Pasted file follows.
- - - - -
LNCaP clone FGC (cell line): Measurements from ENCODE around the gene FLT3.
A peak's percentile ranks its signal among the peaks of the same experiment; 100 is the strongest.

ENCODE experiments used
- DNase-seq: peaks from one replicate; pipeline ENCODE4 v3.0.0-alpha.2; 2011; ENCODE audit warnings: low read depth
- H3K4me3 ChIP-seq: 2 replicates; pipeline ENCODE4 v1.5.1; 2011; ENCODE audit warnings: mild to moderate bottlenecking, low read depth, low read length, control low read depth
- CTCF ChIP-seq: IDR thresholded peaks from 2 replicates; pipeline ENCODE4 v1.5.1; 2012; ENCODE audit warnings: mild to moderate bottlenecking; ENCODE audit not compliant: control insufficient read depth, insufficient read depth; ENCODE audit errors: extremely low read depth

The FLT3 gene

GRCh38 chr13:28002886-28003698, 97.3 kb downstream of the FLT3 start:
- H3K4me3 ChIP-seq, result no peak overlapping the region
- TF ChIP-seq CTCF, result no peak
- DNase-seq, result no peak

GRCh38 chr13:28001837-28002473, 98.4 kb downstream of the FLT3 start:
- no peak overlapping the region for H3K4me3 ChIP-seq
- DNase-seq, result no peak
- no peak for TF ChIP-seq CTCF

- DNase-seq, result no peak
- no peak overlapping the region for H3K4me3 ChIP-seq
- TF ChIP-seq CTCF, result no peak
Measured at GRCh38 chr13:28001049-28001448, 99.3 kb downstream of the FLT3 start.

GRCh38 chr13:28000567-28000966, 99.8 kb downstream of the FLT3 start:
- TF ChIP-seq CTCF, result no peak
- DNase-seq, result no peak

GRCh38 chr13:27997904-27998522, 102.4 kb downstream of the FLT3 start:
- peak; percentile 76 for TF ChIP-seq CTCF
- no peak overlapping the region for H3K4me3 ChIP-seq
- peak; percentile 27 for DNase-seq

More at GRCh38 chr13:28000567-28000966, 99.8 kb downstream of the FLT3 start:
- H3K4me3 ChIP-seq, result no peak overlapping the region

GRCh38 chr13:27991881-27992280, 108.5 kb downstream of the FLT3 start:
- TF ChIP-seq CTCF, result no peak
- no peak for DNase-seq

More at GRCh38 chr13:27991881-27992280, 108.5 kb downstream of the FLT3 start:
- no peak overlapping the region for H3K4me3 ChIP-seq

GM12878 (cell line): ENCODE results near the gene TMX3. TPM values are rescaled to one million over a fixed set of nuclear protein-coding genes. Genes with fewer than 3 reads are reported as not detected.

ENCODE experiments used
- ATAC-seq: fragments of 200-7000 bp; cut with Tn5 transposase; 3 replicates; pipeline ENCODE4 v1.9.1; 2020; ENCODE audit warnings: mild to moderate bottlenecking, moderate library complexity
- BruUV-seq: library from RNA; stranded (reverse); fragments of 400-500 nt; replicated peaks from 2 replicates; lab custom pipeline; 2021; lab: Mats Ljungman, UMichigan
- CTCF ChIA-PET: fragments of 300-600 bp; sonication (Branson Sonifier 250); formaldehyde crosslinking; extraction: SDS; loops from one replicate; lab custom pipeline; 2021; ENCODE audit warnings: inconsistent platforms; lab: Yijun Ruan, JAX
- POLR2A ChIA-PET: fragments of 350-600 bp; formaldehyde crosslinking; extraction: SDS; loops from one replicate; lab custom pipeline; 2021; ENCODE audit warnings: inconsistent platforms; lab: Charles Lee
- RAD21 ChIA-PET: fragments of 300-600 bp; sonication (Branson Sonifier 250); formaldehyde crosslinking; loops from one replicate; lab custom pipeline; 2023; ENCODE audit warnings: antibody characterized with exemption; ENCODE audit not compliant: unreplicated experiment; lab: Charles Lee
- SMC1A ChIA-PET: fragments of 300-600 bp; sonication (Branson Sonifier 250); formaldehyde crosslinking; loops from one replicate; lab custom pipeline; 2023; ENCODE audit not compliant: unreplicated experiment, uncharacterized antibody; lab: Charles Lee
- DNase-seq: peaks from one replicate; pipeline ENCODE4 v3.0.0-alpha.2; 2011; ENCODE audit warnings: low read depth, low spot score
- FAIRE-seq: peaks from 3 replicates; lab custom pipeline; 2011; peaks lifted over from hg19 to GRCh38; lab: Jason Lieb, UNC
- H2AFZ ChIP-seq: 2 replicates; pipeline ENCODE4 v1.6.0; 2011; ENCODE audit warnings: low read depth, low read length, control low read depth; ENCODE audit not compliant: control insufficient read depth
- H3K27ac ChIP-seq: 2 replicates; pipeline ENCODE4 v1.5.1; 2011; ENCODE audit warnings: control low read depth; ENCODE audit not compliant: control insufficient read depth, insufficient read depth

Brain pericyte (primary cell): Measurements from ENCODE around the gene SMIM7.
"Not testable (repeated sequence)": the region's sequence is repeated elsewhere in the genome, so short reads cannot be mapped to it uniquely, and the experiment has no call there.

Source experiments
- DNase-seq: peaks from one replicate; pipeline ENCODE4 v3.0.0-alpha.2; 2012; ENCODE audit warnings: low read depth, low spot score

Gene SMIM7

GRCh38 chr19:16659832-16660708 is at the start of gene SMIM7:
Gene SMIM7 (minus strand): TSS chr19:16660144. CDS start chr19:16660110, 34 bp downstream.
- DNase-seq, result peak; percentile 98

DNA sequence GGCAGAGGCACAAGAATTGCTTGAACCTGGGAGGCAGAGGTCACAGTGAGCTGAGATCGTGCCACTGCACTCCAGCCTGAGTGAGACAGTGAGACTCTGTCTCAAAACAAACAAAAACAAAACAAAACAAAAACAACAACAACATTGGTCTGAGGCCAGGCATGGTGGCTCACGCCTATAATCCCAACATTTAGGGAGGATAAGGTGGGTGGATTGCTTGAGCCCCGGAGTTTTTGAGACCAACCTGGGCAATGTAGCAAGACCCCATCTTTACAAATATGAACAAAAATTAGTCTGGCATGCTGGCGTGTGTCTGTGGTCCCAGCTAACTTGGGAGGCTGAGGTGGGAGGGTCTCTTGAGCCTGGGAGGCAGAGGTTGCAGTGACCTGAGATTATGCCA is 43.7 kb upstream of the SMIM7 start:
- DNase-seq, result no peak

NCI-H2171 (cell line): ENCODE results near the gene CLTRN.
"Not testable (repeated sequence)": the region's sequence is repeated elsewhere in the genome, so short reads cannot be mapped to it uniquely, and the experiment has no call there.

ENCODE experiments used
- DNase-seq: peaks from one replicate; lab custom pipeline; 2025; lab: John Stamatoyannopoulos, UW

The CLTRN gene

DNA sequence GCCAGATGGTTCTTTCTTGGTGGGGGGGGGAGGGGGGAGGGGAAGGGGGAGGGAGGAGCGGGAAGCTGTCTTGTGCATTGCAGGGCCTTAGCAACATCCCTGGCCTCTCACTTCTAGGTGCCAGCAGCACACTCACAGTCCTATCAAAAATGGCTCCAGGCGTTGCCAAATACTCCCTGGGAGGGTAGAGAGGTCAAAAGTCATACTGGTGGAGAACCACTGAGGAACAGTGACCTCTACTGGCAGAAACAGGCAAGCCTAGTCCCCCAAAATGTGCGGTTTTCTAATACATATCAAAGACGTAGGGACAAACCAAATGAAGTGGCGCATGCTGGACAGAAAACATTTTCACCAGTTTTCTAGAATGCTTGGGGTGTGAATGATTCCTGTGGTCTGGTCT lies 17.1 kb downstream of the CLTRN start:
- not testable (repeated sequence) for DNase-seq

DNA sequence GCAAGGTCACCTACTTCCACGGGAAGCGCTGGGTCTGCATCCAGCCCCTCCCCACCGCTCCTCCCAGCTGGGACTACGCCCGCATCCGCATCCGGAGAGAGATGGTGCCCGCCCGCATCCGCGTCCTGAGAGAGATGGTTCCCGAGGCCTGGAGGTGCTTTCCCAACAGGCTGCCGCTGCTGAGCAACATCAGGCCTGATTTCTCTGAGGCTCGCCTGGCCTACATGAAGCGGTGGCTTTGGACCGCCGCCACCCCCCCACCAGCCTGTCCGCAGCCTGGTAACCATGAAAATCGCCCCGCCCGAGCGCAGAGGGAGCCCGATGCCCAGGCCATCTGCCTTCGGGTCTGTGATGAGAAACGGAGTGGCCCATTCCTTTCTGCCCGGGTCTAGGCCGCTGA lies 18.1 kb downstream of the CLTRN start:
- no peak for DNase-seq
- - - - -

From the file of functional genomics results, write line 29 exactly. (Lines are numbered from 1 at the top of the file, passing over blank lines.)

GRCh38 chr13:27991881-27992280, 108.5 kb downstream of the FLT3 start: